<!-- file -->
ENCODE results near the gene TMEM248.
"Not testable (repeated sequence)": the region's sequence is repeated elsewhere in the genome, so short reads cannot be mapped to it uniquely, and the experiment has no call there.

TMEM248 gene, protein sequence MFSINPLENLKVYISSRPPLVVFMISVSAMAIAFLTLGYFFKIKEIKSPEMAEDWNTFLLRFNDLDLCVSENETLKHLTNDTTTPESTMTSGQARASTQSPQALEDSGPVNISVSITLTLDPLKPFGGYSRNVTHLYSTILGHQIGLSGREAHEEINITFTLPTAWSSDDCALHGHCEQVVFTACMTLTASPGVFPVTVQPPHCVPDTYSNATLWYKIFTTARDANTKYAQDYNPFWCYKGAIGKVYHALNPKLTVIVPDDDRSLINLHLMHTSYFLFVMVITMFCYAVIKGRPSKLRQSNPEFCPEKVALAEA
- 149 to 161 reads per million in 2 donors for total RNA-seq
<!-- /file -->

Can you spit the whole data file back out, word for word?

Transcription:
ENCODE results near the gene TMEM248.
"Not testable (repeated sequence)": the region's sequence is repeated elsewhere in the genome, so short reads cannot be mapped to it uniquely, and the experiment has no call there.

TMEM248 gene, protein sequence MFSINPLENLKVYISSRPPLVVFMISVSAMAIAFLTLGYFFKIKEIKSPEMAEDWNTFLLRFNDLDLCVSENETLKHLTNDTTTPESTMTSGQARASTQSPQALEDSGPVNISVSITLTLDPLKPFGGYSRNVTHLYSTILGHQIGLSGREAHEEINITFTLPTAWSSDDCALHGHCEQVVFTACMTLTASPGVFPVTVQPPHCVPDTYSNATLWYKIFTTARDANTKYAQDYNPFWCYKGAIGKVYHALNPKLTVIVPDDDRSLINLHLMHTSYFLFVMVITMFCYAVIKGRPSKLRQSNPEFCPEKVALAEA
- 149 to 161 reads per million in 2 donors for total RNA-seq